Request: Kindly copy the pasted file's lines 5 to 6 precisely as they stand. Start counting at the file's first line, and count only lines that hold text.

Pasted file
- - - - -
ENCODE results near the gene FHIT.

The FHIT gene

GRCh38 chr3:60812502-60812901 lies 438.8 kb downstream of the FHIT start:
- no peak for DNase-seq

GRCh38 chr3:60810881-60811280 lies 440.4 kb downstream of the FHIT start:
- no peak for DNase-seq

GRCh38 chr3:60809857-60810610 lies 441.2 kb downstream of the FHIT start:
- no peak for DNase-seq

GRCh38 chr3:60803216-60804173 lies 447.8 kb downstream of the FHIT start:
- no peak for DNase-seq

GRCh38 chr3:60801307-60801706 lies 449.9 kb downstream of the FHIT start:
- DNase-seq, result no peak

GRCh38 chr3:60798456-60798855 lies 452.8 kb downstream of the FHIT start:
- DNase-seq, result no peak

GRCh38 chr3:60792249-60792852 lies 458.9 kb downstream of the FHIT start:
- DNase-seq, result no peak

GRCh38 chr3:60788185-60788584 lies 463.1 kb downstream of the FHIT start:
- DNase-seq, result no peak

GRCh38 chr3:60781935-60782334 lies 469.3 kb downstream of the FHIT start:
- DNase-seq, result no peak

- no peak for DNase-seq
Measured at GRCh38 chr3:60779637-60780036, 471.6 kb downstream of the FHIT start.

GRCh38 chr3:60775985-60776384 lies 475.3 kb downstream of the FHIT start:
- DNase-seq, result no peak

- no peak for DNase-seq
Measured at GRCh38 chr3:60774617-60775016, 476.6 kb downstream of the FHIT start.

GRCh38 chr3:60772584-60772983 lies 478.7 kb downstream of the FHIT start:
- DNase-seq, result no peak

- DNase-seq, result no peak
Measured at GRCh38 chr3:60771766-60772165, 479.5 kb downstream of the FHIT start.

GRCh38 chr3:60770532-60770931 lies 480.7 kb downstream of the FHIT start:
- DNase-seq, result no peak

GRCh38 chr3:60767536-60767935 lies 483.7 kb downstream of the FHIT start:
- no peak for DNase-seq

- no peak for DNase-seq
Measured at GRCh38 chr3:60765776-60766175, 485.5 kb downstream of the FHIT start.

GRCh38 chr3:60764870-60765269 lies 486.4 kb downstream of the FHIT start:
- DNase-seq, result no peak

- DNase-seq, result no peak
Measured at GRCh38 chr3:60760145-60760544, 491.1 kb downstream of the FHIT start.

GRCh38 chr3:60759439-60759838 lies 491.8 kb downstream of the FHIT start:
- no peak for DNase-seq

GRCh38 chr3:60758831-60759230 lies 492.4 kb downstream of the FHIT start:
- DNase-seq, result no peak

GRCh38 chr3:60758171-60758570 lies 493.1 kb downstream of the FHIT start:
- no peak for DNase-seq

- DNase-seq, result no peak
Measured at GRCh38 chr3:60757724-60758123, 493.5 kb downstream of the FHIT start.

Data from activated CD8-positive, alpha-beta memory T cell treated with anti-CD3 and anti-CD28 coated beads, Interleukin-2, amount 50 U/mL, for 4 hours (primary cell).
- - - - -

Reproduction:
GRCh38 chr3:60810881-60811280 lies 440.4 kb downstream of the FHIT start:
- no peak for DNase-seq